It’s a bit different when I’m thinking about ideas or concepts; the imagery is often more abstract, and can even be completely surreal – perhaps it’s a reason why I enjoy the art of the cubist and futurist movements. Or it might be like a series of seemingly unrelated sensations: as I’m writing this, I’m envisaging sunlight rippling on the waters of the river as a swan takes off, its wings touching the water with each beat; the sound of a string quartet; the sharp acidic taste of grapefruit juice; and the feeling that I’m sitting on a velvet-covered sofa. There’s no obvious correlation between those sensations; but it’s telling me that I’m hungry, and should get myself some breakfast. That might seem confusing; but I know what my own mind is telling me.

And sometimes the same visual imagery can have different meanings based on tone or colour, or other context elements of the thought stream; and the imagery may start with one tone, and then switch to another in a moment. A dog bounding down a grassy hill would generally have a positive interpretation, particularly with the smell of flowers or freshly-mown grass; but the same image in monochrome would be much more ominous, invoking a sense of foreboding, especially if accompanied by the sound of thunder, or the smell and salt taste of a storm at sea. If I’m working, one would be my minds way of telling me I’m on the right track; the other that I’m doing things incorrectly, and probably need to backtrack and try a different approach (unless I really want to explore where that rabbit hole takes me).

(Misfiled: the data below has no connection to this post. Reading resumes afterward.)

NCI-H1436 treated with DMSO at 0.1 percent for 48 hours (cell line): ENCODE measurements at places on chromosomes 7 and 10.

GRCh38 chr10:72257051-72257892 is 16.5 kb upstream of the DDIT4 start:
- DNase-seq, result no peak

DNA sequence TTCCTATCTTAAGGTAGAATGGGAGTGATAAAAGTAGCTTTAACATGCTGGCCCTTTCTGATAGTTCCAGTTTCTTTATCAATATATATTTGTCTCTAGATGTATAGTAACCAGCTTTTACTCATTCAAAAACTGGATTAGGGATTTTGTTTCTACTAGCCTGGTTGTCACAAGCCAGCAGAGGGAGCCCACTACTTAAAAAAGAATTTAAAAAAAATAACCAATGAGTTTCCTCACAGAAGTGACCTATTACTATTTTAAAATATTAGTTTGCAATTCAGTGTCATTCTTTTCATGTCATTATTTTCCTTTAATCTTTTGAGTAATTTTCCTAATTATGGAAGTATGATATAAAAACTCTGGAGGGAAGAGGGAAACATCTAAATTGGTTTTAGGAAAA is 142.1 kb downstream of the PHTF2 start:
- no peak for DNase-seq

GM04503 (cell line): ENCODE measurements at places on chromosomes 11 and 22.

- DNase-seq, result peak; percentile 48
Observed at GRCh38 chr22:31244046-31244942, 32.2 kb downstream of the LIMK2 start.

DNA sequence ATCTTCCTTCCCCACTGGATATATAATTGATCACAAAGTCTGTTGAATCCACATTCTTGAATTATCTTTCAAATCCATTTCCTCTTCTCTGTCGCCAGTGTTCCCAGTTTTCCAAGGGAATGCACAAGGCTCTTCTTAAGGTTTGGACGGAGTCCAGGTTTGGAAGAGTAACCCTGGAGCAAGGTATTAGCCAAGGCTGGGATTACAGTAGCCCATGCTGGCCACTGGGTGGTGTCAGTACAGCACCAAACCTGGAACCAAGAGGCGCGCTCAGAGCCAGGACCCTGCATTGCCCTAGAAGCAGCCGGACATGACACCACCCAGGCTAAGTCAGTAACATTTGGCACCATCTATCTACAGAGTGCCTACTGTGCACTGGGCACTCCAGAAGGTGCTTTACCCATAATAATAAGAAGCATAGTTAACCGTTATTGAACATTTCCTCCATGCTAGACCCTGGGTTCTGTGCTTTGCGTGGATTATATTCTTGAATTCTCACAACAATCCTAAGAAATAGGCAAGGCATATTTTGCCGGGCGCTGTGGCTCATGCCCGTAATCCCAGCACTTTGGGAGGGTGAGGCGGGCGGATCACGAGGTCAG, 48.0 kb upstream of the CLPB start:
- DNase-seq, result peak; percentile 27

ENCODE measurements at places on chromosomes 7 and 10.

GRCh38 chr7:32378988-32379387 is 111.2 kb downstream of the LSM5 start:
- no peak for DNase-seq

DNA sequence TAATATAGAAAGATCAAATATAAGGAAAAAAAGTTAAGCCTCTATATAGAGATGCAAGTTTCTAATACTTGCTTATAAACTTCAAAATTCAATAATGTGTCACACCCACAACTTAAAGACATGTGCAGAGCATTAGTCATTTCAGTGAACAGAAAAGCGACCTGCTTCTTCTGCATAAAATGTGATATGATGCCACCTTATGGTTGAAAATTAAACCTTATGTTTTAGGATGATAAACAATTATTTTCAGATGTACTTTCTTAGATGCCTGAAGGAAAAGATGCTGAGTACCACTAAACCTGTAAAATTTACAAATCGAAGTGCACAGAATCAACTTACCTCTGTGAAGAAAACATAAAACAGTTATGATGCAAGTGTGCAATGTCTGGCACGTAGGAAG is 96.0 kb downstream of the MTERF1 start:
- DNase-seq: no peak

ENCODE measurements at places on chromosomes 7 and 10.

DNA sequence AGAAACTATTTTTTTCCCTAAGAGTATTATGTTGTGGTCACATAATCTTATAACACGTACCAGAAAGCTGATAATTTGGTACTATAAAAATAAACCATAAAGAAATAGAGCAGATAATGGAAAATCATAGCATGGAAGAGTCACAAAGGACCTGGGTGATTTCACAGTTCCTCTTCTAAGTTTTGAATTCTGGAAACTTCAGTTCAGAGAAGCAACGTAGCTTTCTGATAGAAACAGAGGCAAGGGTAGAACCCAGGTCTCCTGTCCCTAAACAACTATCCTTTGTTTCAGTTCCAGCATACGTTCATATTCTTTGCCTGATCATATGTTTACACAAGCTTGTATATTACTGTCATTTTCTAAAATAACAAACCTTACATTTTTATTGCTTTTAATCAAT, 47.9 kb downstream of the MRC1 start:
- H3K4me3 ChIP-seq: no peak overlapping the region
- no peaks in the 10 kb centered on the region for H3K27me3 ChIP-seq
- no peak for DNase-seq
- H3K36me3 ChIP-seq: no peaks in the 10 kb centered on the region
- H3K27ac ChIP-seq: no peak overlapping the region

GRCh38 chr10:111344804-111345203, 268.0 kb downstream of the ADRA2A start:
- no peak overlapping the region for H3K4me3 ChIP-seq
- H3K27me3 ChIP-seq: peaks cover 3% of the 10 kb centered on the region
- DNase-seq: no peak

I’ve never worked out how my mind interprets those thoughts; it just does. I know I’ve built up filters over the years to visualise only what I need; and that I can generally adjust those filters as I’m thinking to incorporate more or less of the impressions that are being depicted by my mind: if I don’t sometimes reign them in, it can feel like my whole mind is being overloaded, like that afternoon in the aufguss at Spa Zuiver (and that is a very scary sensation). The fact that I was overwhelmed that afternoon shows that even now, my filters don’t always work as well as they should, particularly at moments of emotional extremes.
That’s another one of the things I’m trying to change with therapy: I want to be able to accept and embrace that overload rather than be afraid when it happens.

Drawn by the undertow
My life is out of control
I believe this wave will bear my weight
So let it flow

James, “Sit Down”

When I read a book, I’m visualising it – almost like watching a movie, but filling in all the additional details in my mind. When somebody is talking to me, I visualise what they’re saying; if they’re explaining a technical architecture or design, I’m seeing it as boxes and dataflows, and seeing question marks appearing where something doesn’t seem to fit correctly. And broadening out those filters I’ve mentioned, I see so many “what ifs” (both potential flaws, and new options and possibilities, and it shows me correlations between different components of the system). Perhaps that’s why I’m good at grasping concepts, but not always as good at implementation, because that requires being able to express the concept in the limited languages of computers… it’s difficult enough in human language.